Labeling of animals fed GMO feed products should be next. If they eat it, we're eating it.

dizzyfingers's picture

Release the test data proving GMO products are safe for human consumption -- if there are data.

gmak's picture

My primary objection is that there is no control over genetic material in nature, but the courts are enforcing Monsanto and ADM 'ownership' when their products cross-breed in the wild - enforcing destruction of farmers' crops who were victims of nature.

MeelionDollerBogus's picture

indeed. nature has no rights to exist but patent & copyright law protect Monsanto

dizzyfingers's picture

gmak: Monsanto (and perhaps others) are claiming ownership of everything they "develop", so I have no sympathy on the label issue.

holdbuysell's picture

The $64,000 question: What does the C-suite of Monsanto feed its children?

Walt D.'s picture

There is nothing new about genetically modified food, only the methodology used for its production.

Look at wild strawberries, tomato, and grapes. They are all very small and full of flavor.

The modern variants of these products, produced by so called natural methods, are large, but they are all tasteless.

What Monsanto does is to use gene splicing to do what used to be done by "natural" selection. (That being said, some companies spliced sequences of fly genetic materials into the tomato seed so that they would resist freezing. Since the genome project, we now know that there is no differences between "plant sequences " and "animal sequences" - we can find the same sequences in both - however, "flied tomato" does sound rather unapetizeing.)

However, my gripe with Monsanto and other geneticically modified seed producers is the following. Suppose I but a bunch of seeds and plant them in my garden. I can harvest my crop, save the new seeds and plant them next year to get a new crop? Not if they are GM - they have a self-destruct sequence built in, so that I have to go back to the nursery next year and buy more seeds.

My suggestion - buy natural seeds on the internet and grow them in your own garden or house. Once you have tasted the difference, you will not go back to the tasteless stuff you buy in the supermarket.

MeelionDollerBogus's picture

FAIL. You fundamentally misunderstand what gene splicing is. This is bringing in genes that CAN NOT and DO NOT evolve in the species it will be put into. Like fish DNA for proteins that do not freeze going into TOMATO.

That's not even in the same REALM as a FISH.

It can't evolve, natural selection can't do this. It can't be sped up. This is breaking the system entirely.

How do you think the mechanics of this works? They have magical little wrenches, scissors and glue? Perhaps genome-elves? perhaps a special gene-splicer machine?


They have a harmful virus which evolved on its own to do HARM to invade and alter DNA and they just attached genome splices TO IT and hope to hell it won't kill us all.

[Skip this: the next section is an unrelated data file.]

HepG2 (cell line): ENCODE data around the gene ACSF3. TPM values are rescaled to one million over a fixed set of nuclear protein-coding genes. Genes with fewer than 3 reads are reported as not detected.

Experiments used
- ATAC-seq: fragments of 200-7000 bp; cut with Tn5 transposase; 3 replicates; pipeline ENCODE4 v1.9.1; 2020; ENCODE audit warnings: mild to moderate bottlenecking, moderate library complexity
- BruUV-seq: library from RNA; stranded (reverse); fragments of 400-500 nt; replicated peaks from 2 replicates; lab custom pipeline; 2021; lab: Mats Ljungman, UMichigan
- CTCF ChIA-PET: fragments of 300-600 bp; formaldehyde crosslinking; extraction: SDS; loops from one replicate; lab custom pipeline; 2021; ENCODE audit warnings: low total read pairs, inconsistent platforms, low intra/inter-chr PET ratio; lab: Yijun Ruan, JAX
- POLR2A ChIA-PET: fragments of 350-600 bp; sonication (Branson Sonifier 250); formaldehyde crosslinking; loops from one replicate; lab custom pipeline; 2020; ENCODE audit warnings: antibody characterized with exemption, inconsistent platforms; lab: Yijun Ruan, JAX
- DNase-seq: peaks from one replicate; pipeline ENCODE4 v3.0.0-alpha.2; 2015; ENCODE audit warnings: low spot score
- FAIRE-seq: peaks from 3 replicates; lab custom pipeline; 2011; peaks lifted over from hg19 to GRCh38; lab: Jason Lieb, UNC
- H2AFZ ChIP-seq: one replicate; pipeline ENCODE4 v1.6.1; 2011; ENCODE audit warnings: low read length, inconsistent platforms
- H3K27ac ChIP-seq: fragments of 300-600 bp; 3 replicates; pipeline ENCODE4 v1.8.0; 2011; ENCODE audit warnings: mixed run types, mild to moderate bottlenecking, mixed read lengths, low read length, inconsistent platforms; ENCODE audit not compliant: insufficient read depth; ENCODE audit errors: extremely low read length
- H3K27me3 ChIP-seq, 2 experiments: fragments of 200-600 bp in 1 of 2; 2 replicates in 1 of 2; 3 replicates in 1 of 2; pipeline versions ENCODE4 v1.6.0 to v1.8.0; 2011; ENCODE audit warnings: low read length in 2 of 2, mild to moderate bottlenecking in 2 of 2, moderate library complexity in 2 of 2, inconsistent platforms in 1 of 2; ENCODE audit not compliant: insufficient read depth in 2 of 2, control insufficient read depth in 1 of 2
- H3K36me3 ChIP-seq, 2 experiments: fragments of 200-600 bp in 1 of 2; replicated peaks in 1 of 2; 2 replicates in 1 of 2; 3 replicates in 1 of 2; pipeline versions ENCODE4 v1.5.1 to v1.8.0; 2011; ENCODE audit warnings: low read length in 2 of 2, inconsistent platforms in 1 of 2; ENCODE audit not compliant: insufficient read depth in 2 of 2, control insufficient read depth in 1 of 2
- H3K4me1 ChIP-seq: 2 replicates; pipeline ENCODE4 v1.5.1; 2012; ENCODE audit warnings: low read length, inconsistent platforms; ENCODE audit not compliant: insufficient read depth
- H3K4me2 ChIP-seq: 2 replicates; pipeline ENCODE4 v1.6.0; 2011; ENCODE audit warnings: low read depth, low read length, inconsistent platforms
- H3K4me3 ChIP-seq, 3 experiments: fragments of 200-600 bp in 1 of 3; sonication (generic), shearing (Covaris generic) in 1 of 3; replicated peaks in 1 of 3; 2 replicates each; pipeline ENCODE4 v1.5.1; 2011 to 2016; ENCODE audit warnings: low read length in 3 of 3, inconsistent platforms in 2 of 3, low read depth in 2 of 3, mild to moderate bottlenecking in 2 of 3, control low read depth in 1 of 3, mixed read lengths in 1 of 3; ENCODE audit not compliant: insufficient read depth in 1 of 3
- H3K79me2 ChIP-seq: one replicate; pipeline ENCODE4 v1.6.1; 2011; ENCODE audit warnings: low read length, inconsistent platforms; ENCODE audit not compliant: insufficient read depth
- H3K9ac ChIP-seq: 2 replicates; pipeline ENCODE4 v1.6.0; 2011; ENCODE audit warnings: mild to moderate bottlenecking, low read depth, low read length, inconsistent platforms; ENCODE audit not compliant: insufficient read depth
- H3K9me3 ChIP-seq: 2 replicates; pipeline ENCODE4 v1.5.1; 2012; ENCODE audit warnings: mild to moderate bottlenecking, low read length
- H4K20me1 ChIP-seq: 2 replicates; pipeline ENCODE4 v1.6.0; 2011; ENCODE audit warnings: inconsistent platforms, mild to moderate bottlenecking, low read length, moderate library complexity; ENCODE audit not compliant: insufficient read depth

The have not one clue that it's safe. NOT ONE.

cynicalskeptic's picture

Not just tasteless.  New studies are showing marked nutritional differences between 'natural' and GMO products.  The GMO produce has far less in the way of trace minerals and often is processed VERY differently by the human body.  You also have levels of toxins found in GMO crops absent in 'natural' ones.


The minimal 'testing' given to GMOP crops is rather horrifying considering that they are consumed - and consumed on a regular basis - by people.

putaipan's picture

deny them control of food, then money, then energy, and we have won.

putaipan's picture

i wanna up my self 10000 times.

Umh's picture

Keep on jackin' up!

Peter Pan's picture

All these problems stem from genetically modified money, i.e. fiat.

The ooner they establish a criminal court of jutice for financial and environmental crimes gainst humanity, the better.

robnume's picture


Joe A's picture

Don't rejoice too soon, this just might be a diversion. The beast called MonSatan will not give up until it is completely dead. The EU and the US are working on a free trade agreement and it wouldn't surprise me if they want to introduce GMO in Europe under the umbrella of "free trade" (as there is such a thing) burried somewhere deep inside in some rule of this trade agreement. Employees of the European Food Safety Authority (EFSA) which advises the EC and EU on GMO are in the pockets of big food and biotech companies and the European Parliament is often in conflict with them. Also, don't be suprised if GM contamination will pop up in Europe, released intentionally. For this only one punishment really should be applied which is the death penalty. And for MonSatan: "Kill it, kill it with fire".

spanish inquisition's picture

I got a feeling they will still be dumping random seed about Europe, maybe cropdusting pollen.



rosiescenario's picture

I worked on the case against Monsanto's gmo alfalfa which went to the Supreme Court where one of the company's former counsel sits....the outcome was predetermined.


This discovery in Oregon of the GM wheat is the tip of the iceberg. According to one ag source I know in Oregon, I am told that the GM roundup ready trait is already in 42 different weed varieties. This will spread on a geometric trajectory.


The genie is not only out of the bottle, but spreading. Expect to see a significant impact on our ag exports.